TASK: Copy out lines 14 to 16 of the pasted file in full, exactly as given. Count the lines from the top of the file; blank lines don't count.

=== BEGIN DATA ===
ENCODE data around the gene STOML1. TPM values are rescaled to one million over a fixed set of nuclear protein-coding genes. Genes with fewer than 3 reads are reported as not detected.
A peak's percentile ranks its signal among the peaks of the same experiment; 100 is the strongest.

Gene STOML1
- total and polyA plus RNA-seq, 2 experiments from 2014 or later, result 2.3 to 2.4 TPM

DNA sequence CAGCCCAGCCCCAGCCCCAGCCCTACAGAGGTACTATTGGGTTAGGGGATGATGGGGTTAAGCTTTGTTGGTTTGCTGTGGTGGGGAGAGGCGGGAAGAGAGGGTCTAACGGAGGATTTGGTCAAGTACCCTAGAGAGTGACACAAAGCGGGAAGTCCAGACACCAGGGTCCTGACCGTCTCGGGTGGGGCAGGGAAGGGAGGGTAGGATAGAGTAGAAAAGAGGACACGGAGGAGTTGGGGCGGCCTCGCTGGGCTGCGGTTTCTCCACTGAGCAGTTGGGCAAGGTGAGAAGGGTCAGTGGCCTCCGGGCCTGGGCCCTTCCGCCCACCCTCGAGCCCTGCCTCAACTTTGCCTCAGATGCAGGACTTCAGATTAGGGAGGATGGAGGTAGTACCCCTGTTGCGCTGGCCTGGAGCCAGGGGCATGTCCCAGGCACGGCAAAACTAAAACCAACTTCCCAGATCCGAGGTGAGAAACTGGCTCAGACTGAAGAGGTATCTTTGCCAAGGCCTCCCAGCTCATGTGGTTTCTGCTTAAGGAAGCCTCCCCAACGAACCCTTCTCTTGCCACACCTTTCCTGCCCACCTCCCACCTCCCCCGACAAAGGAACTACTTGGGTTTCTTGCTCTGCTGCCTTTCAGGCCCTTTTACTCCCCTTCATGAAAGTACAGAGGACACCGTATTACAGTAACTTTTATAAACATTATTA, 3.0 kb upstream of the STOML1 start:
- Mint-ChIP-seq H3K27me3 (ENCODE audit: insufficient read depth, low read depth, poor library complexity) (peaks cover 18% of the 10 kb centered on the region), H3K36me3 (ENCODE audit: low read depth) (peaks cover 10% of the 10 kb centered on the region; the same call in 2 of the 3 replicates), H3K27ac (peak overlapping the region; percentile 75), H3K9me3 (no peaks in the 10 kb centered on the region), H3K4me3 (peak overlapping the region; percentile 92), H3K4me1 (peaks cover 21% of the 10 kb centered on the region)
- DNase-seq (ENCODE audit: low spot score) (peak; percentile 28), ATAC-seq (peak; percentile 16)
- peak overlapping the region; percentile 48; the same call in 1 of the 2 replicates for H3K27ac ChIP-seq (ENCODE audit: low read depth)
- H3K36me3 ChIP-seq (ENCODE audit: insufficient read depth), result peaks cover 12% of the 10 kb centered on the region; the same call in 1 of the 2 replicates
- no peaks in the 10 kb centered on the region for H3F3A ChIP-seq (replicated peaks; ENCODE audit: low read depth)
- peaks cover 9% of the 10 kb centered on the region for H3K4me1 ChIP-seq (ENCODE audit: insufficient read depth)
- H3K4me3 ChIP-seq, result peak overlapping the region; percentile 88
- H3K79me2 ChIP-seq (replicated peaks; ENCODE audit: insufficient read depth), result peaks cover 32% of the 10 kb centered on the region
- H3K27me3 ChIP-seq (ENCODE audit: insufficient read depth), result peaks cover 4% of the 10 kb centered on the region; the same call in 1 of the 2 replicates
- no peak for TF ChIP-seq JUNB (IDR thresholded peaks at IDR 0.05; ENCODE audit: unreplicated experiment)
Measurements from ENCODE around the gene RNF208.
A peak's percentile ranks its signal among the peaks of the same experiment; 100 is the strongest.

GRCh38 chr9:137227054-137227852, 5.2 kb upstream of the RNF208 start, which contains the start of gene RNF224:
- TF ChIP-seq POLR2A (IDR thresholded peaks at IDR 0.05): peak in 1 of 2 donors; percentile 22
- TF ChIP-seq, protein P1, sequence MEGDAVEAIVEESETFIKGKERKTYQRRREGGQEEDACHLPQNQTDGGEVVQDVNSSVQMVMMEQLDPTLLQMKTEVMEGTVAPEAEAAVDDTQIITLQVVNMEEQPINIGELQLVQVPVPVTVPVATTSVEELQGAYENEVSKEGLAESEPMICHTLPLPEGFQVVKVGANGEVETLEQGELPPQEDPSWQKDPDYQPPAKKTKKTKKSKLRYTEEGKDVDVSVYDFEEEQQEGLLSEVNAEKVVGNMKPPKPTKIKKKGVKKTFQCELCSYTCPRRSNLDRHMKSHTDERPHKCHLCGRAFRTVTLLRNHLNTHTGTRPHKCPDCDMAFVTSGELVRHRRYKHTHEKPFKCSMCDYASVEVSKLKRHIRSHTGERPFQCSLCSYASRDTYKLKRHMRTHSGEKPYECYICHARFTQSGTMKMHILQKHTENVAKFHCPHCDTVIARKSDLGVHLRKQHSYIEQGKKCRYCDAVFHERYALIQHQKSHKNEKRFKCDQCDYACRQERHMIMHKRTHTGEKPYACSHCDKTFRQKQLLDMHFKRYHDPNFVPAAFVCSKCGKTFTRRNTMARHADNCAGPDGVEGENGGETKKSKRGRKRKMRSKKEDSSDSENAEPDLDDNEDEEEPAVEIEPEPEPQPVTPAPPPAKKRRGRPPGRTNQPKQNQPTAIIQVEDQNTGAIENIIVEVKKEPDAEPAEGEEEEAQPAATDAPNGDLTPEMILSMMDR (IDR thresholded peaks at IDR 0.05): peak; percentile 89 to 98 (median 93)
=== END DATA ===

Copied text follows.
- H3K27me3 ChIP-seq (ENCODE audit: insufficient read depth), result peaks cover 4% of the 10 kb centered on the region; the same call in 1 of the 2 replicates
- no peak for TF ChIP-seq JUNB (IDR thresholded peaks at IDR 0.05; ENCODE audit: unreplicated experiment)
Measurements from ENCODE around the gene RNF208.